Heart disease remains the single leading cause of death in the United States. About every 26 seconds, an American will suffer a coronary event and about every minute someone will die from one. The prevalence of cardiovascular disease (CVD) is slightly higher in males than females. Men also have a higher death rate from coronary heart disease (CHD) which includes heart attacks and angina pectoris (chest pain or discomfort) than women.
Taking Risks with your Heart?
Being in a relationship isn't the only way you risk hurting your heart. Picking up a cigarette, gaining too much weight, and choosing the wrong foods can also damage your heart. But unlike a broken heart from that special someone, a broken heart from a heart attack may not mend over time and you can't have a rebound heart or quickly move on to another one! While you may not be able to control your risk factors for a broken heart, you can control your risk factors for heart disease.
• Quit Smoking: An estimated 251 million men put themselves at risk of heart attack by smoking. Smoking significantly increases the risk of heart disease, stroke, and other chronic diseases. Plus, no one likes kissing a smoker!
• Get More Exercise: National recommendations are for adults to engage in at least 30 minutes of moderate physical activity on most days of the week. In 2004, 30% of adults followed these guidelines. Start moving and get all the benefits of regular exercise including reducing the risk of CHD and high blood pressure.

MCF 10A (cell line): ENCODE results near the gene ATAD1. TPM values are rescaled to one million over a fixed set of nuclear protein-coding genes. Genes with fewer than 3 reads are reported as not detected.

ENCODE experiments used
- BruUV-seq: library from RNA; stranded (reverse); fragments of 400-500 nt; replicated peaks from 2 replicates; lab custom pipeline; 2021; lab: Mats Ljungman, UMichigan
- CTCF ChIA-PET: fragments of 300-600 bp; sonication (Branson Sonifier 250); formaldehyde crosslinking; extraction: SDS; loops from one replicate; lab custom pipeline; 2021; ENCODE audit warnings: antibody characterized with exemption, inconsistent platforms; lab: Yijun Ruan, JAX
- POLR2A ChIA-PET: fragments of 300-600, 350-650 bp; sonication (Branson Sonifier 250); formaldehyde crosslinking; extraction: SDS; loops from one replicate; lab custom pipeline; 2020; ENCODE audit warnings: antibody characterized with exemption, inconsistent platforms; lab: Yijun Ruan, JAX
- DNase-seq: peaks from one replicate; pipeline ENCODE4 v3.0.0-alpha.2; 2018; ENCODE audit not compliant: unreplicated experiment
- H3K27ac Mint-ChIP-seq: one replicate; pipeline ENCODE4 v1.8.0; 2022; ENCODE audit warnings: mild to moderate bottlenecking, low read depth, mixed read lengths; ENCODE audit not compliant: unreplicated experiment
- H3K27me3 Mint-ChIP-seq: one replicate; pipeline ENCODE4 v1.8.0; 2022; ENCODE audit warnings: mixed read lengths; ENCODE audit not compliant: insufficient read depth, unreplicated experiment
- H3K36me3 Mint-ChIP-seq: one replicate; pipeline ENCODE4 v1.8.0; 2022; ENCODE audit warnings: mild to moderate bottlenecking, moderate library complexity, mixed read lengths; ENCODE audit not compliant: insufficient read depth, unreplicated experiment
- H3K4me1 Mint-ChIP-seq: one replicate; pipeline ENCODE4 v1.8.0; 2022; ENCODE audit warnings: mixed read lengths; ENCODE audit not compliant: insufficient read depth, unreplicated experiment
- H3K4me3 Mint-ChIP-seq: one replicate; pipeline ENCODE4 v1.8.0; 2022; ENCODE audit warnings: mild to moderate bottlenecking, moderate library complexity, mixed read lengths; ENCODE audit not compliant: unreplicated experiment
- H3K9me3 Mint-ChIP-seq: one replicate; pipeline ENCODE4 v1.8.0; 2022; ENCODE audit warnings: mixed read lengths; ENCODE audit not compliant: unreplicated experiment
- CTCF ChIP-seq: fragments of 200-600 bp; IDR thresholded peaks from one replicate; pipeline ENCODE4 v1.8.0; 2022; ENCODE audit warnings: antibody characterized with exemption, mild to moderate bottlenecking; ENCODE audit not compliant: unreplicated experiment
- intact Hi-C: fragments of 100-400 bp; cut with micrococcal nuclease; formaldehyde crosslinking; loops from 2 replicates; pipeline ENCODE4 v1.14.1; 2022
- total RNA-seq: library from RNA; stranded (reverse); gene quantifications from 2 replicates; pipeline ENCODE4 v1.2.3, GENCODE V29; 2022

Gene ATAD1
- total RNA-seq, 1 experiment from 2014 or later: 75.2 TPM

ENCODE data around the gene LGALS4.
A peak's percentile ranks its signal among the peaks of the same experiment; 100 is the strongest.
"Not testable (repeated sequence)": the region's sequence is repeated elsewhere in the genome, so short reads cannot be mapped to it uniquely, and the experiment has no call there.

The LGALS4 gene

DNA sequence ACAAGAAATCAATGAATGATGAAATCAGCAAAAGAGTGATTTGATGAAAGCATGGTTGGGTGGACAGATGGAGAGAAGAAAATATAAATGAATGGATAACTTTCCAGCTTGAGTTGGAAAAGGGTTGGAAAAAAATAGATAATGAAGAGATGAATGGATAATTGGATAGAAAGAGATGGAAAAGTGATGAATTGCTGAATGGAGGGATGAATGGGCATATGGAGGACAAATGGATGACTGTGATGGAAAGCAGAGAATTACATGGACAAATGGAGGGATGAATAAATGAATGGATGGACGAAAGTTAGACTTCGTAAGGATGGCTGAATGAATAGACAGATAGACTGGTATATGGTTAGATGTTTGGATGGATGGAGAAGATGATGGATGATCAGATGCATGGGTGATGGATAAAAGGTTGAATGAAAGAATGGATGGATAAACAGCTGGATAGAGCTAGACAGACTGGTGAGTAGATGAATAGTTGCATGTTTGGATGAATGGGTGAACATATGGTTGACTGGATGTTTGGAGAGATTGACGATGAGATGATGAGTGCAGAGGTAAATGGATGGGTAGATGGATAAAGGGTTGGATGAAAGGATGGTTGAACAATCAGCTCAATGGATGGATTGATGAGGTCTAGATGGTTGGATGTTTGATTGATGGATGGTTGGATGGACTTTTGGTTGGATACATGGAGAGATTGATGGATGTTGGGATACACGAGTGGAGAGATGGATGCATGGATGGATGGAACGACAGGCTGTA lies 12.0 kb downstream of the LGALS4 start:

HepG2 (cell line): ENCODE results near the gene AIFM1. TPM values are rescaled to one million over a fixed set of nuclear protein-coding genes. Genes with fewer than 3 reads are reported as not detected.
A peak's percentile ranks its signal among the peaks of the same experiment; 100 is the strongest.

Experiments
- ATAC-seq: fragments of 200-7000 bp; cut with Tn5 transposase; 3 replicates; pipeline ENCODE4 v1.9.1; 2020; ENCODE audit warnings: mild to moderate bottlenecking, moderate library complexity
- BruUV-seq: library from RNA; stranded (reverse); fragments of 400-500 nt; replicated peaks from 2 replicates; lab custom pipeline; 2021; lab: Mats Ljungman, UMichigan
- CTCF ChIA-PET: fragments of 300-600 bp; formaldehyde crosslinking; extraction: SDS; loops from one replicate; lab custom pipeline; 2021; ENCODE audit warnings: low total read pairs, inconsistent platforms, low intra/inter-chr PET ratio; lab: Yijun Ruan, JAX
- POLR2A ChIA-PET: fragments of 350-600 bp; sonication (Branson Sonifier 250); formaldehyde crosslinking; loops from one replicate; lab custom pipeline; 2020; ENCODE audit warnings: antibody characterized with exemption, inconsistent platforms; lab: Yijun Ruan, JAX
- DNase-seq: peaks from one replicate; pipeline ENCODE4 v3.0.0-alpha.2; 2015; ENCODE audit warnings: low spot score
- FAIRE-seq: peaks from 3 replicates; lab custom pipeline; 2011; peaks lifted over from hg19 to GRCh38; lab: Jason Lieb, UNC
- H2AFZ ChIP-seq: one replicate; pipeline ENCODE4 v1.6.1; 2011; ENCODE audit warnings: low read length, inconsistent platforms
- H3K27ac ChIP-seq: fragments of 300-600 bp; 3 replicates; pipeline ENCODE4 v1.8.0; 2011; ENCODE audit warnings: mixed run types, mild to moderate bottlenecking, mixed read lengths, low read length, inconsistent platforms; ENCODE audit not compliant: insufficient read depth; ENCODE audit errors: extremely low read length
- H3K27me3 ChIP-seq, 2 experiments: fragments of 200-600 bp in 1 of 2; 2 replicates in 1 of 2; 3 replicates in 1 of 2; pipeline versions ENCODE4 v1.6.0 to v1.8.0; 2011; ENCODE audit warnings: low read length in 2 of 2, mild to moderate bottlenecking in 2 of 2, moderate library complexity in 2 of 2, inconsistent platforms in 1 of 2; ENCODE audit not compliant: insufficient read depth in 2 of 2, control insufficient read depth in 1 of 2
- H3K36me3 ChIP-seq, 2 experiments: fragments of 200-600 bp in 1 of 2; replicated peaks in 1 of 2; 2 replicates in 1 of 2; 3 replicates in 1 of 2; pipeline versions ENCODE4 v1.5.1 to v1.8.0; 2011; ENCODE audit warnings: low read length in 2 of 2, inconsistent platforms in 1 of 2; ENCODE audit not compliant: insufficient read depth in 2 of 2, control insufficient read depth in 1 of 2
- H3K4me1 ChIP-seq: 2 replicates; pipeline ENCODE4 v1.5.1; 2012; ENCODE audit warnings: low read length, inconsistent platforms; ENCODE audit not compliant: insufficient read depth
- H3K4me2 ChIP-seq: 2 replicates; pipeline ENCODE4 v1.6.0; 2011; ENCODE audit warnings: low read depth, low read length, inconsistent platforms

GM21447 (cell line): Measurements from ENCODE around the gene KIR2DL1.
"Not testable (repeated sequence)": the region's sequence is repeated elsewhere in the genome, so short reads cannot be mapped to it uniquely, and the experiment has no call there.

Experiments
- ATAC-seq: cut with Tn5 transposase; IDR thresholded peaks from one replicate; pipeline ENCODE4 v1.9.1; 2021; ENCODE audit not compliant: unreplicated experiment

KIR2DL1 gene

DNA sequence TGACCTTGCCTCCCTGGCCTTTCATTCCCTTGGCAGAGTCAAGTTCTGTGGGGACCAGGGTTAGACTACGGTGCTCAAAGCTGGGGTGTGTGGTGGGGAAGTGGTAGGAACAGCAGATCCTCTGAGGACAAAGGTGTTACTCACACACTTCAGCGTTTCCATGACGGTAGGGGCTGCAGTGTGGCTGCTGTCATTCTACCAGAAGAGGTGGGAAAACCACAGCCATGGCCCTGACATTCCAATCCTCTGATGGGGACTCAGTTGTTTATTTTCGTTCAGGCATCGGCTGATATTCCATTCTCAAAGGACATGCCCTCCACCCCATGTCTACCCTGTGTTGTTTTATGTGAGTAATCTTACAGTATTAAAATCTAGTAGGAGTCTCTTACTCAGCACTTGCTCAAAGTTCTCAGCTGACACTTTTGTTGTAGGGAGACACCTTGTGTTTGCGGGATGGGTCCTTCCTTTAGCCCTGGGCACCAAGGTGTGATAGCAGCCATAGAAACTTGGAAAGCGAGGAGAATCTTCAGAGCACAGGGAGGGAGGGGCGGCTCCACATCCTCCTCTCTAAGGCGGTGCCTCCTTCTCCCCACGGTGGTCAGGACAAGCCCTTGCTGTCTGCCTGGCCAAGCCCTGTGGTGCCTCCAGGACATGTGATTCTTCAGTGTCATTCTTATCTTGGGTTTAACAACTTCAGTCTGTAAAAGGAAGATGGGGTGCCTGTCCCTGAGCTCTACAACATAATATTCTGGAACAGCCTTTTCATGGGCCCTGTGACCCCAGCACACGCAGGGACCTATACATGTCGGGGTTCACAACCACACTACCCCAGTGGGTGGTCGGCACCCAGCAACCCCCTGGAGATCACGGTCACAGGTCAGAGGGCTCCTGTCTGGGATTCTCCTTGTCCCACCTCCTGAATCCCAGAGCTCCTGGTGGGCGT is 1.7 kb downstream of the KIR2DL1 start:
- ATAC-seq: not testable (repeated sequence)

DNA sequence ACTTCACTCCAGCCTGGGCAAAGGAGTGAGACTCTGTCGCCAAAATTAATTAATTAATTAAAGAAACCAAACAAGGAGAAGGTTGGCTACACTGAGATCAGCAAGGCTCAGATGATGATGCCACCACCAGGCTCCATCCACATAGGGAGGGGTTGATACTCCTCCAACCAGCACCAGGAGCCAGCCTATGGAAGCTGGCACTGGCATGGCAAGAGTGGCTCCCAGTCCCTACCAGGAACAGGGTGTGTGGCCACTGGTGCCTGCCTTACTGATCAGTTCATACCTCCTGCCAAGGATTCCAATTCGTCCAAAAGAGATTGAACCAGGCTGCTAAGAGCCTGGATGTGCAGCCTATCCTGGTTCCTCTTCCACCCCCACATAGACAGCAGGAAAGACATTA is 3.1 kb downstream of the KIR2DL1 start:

• Lose weight: Being overweight increases risks for heart disease and other chronic conditions. Maintain a healthy weight to boost heart and overall health. Plus, you'll look and feel better about yourself!
• Eat Healthy: saturated fat and cholesterol increase the risk for atherosclerosis, a primary cause of heart attack and stroke. No doubt, you are familiar with the advice to eat more fresh fruits and vegetables, whole grains, leaner meats and to eat smaller portions. Yet statistics/surveys show that Americans are eating fewer fruits and vegetables, more meat, bigger portions, and thus more fat and calories.
Nutrition: Making Wise Choices
Mom said clean your plate--not clean your platter! Americans are eating more because of oversized portions on oversized plates. The Economic Research Service of the US Department of Agriculture suggests that average daily calorie consumption in the U.S. increased 16% (that's 523 calories) between 1970 and 2003. Between 1977 and 1996, portion sizes for key food groups grew significantly in the U.S., not only at restaurants, but at home too. One study of portion sizes for typical items showed that soft drinks have increased from 144 to 193 calories and hamburgers have increased from 389 to 486 calories! To control portion size, eat your meals on smaller plates and keep in mind that even fast food restaurants now offer healthier selections.
Where your diet may lack, supplements can help fill in the gaps. Choose a multivitamin to insure your body gets the essentials it needs to maintain health. Also, care for your heart by supplementing with fish oil. Fish oil, which contains high levels of omega-3 fatty acids, may reduce the risk for coronary heart disease. Furthermore, omega-3 fatty acids may also promote heart health by influencing the body to make lower amounts of triglycerides. In addition, studies show Vitamin D may help boost heart health.